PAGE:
How Much Does a Polar Bear Weigh? More Than You Might Think

Some people are surprised by how small some animals can be when they see them in the zoo, including bears. It can even make you think about just how large other bears are, and you may find yourself asking questions about the animals you see, like “how much does a polar bear weigh?”

Rather than put yourself in danger by trying to find and weigh a polar bear yourself, we’ve got the answers for you. Read on and you’ll soon see just how massive these Arctic apex predators really are!

How Much Does a Polar Bear Weigh?

Polar Bear Weigh

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Polar bears are huge both in size and weight. In fact, experts typically agree that they are the largest bear species on the planet.

Fully grown males are frequently measured anywhere between 770 and 1,700 pounds. This is already an impressive number but the heaviest polar bear ever recorded weighed an amazing 2,210 pounds. However, the most common weight is somewhere between 600 and 1,200 pounds.

Adult females are also large and heavy but not as much as their male counterparts. In general, females are about half the weight of a typical male polar bear. This means that a mature female can easily weigh somewhere in the range of 330 to 650 pounds. Furthermore, a female’s weight can increase up to 1,100 pounds or so when she is pregnant.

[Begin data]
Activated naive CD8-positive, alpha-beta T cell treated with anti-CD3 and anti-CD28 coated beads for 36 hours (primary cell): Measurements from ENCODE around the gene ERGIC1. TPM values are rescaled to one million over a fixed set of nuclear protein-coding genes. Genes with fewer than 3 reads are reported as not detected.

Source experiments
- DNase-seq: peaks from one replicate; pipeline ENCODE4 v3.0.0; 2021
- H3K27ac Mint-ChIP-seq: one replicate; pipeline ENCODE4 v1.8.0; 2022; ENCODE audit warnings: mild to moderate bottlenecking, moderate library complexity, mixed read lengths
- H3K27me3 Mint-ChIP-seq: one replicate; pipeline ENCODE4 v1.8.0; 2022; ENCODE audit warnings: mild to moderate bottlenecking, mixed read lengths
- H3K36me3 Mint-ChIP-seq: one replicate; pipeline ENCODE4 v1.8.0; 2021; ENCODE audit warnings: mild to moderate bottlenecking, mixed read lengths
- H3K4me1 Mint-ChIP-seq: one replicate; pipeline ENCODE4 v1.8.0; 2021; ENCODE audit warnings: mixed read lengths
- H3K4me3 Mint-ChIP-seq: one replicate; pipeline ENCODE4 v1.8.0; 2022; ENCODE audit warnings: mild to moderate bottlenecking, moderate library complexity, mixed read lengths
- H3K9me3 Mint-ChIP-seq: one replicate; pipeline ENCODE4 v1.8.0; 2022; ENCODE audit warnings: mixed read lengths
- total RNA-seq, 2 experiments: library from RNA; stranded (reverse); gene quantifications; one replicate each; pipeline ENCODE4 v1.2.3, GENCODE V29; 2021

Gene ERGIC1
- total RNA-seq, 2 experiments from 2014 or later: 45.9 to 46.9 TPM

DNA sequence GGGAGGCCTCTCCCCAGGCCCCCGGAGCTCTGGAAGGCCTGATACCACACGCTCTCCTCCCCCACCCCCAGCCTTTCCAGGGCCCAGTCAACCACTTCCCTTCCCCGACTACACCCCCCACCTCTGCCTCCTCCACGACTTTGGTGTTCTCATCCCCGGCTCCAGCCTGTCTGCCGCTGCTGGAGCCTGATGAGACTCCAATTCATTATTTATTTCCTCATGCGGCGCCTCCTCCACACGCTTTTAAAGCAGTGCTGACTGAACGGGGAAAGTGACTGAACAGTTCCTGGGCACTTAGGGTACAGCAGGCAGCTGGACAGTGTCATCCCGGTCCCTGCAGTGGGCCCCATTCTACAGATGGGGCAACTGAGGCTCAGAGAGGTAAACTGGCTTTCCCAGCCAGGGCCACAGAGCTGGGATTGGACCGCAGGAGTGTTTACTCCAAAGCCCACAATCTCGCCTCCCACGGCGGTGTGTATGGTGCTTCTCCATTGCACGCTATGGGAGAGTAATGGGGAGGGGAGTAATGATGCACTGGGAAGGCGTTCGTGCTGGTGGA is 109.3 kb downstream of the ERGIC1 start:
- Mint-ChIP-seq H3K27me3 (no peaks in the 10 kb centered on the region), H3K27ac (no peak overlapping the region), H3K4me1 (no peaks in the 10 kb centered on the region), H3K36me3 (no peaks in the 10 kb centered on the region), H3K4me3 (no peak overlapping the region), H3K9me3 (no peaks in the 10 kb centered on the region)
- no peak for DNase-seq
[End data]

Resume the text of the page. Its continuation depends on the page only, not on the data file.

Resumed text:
As far as their length, polar bears are generally between eight and 10 feet in length. That number may seem small, but that still puts them far above other bears in size. It also makes them the largest land predators on the planet.

Considering polar bears, generally, are only born at around 1.5 pounds, this is a pretty large weight gain throughout their lives. This means that, at birth, they often don’t weigh much more than a common gray squirrel. By the time they leave the den after hibernation is over for the first time, they still only weigh around 33 pounds.

This is thought to be because the mother is starving herself during hibernation. By having small babies, the mother doesn’t have to use up as much of her food stores to produce milk and feed them, which makes the chances of survival higher for the babies and the mom.

Additionally, bears can easily weigh 50 percent more right before they hibernate than they would when they come out of hibernation. Most of the weight of polar bears comes from fat. Since they live in very cold conditions, polar bears need a thick layer of fat for insulation. Their fat also gives them stores of energy that their body can use while they are hibernating.

Because they need so much fat, they tend to eat other animals more than anything else. Other bears tend to eat a mixture of fruits and animals like salmon, whereas polar bears mostly eat seals, which are full of fat. They need about 12,000 calories a day to build up fat stores and stay at healthy weights.

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